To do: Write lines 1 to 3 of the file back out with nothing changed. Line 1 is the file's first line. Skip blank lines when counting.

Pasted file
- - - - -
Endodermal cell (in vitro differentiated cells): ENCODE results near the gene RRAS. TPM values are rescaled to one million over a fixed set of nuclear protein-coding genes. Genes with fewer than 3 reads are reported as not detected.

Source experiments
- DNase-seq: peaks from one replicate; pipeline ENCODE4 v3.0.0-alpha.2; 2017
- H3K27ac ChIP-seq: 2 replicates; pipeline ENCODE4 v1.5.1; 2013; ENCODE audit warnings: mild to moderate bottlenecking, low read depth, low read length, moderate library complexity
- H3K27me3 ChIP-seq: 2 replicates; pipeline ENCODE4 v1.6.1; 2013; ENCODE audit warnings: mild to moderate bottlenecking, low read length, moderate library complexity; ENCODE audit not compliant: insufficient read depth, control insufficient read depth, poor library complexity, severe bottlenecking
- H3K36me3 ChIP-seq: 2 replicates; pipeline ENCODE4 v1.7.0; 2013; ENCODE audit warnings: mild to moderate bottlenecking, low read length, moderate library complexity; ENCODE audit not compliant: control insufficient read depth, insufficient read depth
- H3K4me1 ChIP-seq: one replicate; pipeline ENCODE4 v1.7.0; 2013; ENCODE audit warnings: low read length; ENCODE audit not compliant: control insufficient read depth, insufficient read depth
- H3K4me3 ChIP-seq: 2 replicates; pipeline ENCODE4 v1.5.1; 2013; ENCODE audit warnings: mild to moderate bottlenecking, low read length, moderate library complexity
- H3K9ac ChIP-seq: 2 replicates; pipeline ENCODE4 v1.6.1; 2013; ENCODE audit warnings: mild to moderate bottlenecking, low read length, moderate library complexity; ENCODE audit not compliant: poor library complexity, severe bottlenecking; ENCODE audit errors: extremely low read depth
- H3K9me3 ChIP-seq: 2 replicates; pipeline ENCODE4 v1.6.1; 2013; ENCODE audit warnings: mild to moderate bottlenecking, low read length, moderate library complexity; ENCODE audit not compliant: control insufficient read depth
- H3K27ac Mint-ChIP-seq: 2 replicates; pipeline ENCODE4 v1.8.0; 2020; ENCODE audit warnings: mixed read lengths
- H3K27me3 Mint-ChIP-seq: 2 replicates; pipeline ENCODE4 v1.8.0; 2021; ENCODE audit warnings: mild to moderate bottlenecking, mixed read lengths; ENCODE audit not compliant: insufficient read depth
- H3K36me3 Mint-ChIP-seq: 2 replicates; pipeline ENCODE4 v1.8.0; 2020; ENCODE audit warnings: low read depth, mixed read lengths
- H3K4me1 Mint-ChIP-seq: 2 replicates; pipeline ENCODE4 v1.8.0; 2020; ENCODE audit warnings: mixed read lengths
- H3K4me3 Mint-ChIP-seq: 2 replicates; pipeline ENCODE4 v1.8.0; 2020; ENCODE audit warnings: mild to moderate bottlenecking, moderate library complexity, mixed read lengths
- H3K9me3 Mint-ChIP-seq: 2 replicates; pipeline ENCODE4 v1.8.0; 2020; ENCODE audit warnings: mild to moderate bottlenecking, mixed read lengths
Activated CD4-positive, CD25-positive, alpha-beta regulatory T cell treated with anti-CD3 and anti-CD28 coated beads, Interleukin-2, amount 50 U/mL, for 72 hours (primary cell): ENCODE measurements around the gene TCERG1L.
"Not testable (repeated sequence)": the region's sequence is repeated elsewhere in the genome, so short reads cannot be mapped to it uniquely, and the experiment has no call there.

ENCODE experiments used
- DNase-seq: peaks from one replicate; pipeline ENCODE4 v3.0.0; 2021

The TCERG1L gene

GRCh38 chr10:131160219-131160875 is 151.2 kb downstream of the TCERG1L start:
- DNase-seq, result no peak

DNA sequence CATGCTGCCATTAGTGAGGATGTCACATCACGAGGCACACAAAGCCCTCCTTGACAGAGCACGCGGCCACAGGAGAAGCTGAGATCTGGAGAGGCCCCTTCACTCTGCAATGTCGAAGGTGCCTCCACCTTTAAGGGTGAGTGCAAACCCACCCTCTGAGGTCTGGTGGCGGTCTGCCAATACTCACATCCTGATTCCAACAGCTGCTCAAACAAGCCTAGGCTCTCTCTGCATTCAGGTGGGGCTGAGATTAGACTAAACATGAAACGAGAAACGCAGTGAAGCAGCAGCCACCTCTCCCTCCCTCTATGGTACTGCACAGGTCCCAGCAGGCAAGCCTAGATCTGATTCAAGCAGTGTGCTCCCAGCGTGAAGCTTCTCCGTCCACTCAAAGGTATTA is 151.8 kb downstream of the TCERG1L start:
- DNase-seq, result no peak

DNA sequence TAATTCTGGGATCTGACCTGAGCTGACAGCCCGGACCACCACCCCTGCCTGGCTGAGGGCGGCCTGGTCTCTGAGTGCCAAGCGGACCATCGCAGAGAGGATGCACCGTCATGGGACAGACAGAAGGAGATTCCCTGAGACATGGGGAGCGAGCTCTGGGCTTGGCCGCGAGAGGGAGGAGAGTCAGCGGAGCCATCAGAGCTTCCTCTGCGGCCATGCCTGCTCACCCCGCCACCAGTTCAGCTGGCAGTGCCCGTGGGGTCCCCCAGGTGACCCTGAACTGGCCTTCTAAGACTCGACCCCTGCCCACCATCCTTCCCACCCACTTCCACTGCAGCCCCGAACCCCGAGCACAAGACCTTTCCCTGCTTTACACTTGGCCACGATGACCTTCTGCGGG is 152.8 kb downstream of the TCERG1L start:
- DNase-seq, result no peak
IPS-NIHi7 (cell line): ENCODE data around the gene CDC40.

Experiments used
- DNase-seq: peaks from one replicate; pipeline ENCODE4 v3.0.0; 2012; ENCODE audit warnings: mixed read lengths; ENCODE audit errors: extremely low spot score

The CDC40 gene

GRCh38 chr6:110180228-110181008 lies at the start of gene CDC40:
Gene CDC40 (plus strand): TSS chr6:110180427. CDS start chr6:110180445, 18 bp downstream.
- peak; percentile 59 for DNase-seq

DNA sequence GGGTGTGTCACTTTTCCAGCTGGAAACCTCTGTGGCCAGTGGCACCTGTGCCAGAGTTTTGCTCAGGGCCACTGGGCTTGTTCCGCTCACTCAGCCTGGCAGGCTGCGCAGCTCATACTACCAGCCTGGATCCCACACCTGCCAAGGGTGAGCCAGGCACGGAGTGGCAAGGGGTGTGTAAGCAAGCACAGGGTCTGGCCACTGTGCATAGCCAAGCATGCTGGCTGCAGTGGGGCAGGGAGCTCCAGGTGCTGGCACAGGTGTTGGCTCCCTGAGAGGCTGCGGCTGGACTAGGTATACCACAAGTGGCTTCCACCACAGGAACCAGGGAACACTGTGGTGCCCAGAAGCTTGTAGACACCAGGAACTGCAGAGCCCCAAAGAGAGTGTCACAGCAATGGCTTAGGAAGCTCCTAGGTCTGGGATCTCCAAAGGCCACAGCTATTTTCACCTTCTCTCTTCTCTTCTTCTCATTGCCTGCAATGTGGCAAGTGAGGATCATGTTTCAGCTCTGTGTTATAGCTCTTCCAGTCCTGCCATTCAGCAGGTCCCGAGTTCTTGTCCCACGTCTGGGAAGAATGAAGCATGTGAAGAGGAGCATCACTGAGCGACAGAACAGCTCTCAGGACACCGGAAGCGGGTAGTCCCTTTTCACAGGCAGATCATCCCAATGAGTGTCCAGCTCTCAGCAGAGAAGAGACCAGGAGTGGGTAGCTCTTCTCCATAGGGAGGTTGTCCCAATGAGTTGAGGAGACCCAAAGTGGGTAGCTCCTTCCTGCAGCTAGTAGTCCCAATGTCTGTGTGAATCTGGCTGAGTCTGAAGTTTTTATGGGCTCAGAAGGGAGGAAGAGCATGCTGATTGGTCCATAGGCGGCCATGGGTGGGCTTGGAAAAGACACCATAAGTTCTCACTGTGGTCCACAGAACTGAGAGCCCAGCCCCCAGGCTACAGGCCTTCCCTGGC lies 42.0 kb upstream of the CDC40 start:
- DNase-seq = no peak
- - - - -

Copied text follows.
Endodermal cell (in vitro differentiated cells): ENCODE results near the gene RRAS. TPM values are rescaled to one million over a fixed set of nuclear protein-coding genes. Genes with fewer than 3 reads are reported as not detected.

Source experiments
- DNase-seq: peaks from one replicate; pipeline ENCODE4 v3.0.0-alpha.2; 2017